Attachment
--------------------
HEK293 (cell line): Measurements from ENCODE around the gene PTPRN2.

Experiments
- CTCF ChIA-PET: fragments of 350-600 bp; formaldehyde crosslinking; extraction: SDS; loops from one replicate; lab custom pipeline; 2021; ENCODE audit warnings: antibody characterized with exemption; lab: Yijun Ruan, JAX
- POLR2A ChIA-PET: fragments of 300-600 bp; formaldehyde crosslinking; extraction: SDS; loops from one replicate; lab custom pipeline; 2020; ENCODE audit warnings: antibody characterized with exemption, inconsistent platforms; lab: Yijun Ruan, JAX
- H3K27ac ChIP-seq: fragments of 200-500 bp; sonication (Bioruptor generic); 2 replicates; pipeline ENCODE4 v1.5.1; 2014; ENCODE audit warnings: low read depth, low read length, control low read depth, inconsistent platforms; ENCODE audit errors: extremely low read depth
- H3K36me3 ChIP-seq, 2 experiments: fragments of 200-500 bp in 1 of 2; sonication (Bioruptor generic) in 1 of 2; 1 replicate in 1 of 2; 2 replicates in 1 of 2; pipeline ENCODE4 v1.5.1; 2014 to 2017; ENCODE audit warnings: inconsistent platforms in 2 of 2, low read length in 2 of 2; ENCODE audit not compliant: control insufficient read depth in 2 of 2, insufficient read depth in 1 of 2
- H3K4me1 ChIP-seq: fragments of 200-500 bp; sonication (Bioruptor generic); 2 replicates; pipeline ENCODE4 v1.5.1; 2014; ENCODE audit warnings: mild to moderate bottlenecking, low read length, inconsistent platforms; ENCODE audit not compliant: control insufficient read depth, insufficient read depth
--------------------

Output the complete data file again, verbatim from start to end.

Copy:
HEK293 (cell line): Measurements from ENCODE around the gene PTPRN2.

Experiments
- CTCF ChIA-PET: fragments of 350-600 bp; formaldehyde crosslinking; extraction: SDS; loops from one replicate; lab custom pipeline; 2021; ENCODE audit warnings: antibody characterized with exemption; lab: Yijun Ruan, JAX
- POLR2A ChIA-PET: fragments of 300-600 bp; formaldehyde crosslinking; extraction: SDS; loops from one replicate; lab custom pipeline; 2020; ENCODE audit warnings: antibody characterized with exemption, inconsistent platforms; lab: Yijun Ruan, JAX
- H3K27ac ChIP-seq: fragments of 200-500 bp; sonication (Bioruptor generic); 2 replicates; pipeline ENCODE4 v1.5.1; 2014; ENCODE audit warnings: low read depth, low read length, control low read depth, inconsistent platforms; ENCODE audit errors: extremely low read depth
- H3K36me3 ChIP-seq, 2 experiments: fragments of 200-500 bp in 1 of 2; sonication (Bioruptor generic) in 1 of 2; 1 replicate in 1 of 2; 2 replicates in 1 of 2; pipeline ENCODE4 v1.5.1; 2014 to 2017; ENCODE audit warnings: inconsistent platforms in 2 of 2, low read length in 2 of 2; ENCODE audit not compliant: control insufficient read depth in 2 of 2, insufficient read depth in 1 of 2
- H3K4me1 ChIP-seq: fragments of 200-500 bp; sonication (Bioruptor generic); 2 replicates; pipeline ENCODE4 v1.5.1; 2014; ENCODE audit warnings: mild to moderate bottlenecking, low read length, inconsistent platforms; ENCODE audit not compliant: control insufficient read depth, insufficient read depth